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“You can’t snap your fingers. It takes time to train them,” CDK’s Dante says of cybersecurity experts.

‘People Problems’ Slow FTC’s Safeguards Rule

Dealerships struggle to hire qualified experts to guide their stores toward compliance that ensures customer privacy.

A people problem is the No.1 challenge that makes a recent 6-month postponement necessary for dealerships, auto lenders and service providers to fully prepare for new cybersecurity requirements under an update to the Federal Trade Commission’s Safeguards Rule, automotive insiders tell Wards.

The updated requirements, which now take effect in June 2023, are designed to protect consumers’ private information online. When the original Safeguards Rule first took effect, back in 2003, the emphasis at the dealership level was on the physical security of paper documents.

The most recent FTC rules, first published in October 2021, add a list of requirements that reflect how cybercrime has evolved in the intervening years, such as increased threats from ransomware attacks, experts say.

The new regulations require countermeasures, like constant monitoring of consumer data –  even in real-time during online interactions – and the use of multifactor authentication, to make sure consumers don’t falsify identities.

But one of the most difficult new requirements is for dealerships to appoint or hire a “qualified individual” responsible for implementing the new rules. Experts say that search should go to the top of the to-do list for dealerships that don’t already have a qualified individual – either on-staff or, more likely, for-hire.

The FTC is OK with dealerships hiring third-party providers to fill the roles, says Mark Dante, national cybersecurity subject matter expert for CDK Global of Hoffman Estates, IL. CDK provides dealerships with many services including steps toward Safeguards Rule compliance. But hiring an outsider might not be easy, Dante says.

Even vendors like CDK Global are finding it difficult to hire enough experts with the right skills and experience to do the job. “The cybersecurity industry is short of people,” Dante (pictured, below left) tells Wards.

Mark Dante CDK Global.jpgThe new regulations are vague about the professional qualifications required to be a “qualified individual,” Dante says. However, he says the level of expertise the position calls for effectively requires what the cybersecurity trade calls a CISO – Chief Information Security Officer – and people with those qualifications and experience are in short supply.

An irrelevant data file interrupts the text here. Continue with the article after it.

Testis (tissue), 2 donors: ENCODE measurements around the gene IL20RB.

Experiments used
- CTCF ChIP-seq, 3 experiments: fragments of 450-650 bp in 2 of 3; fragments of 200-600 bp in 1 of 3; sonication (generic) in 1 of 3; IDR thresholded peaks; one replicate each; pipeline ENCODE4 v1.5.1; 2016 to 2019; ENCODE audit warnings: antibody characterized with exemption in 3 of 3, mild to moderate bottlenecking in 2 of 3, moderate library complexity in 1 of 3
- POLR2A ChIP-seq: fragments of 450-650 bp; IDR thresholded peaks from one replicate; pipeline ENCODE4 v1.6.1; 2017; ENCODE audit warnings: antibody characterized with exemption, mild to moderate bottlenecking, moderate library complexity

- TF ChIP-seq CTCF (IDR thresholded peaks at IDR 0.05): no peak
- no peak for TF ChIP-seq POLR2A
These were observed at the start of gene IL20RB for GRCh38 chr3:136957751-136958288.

“You can’t snap your fingers. It takes time to train them,” he says. Candidates “also need experience – on-the-job training.”

In addition to a CISO who may serve multiple dealerships, Dante recommends each dealership also appoint a knowledgeable staffer to serve as the point person for executing the dealership’s information security program.

In a recent dealer survey, CDK finds only about half of respondents saying they would be ready to meet the original deadline of Dec. 9, Dante says. The other half say they’re working on it, including a small percentage who say they’re just getting started, he says.

In the Nov. 15 announcement postponing the new rules, the FTC acknowledges the scarcity of trained cybersecurity experts: “The Commission is extending the deadline based on reports… that there is a shortage of qualified personnel to implement information security programs.”

The FTC also cites “supply chain issues,” which may make it hard to obtain “necessary equipment for upgrading security systems.” The COVID-19 pandemic has made shortages of both personnel and of equipment worse, the commission says.

“The bigger issue is the people,” says Celia Winslow, senior vice president of the Washington-based American Financial Services Assn., a lender trade group. “The new rules require you to have certain people who are certified. You can use a contractor, but even contractors are fully booked.”

The AFSA and other trade groups, including the National Automobile Dealers Assn. of Tysons Corner, VA, are among those who lobbied the FTC for a Safeguards Rule extension.

Brad Miller, chief regulatory counsel for digital affairs and privacy for NADA, says it's best if dealers already are far along in complying with the new requirements.

“This is the message we always tell dealers: 'You’ve got six more months. That does not mean you don’t start thinking about this until April,'” he says. “If you started today, it’s going to be tight, to do this in six months.”

The Dec. 9 deadline caught a lot of dealerships only partly ready, the AFSA's Winslow says. “The issue was, everybody could do at least part of it,” she says. “The situation was, could you do all of it?”

Robert Ebin, senior manager of legal affairs for dealership vendor KPA, also points out the need for dealerships to involve their legal counsel in Safeguards Rule compliance.

KPA, based in Westminster, CO, provides dealerships with consulting services and software for compliance with rules governing finance & insurance, human resources, and environmental, health and safety.

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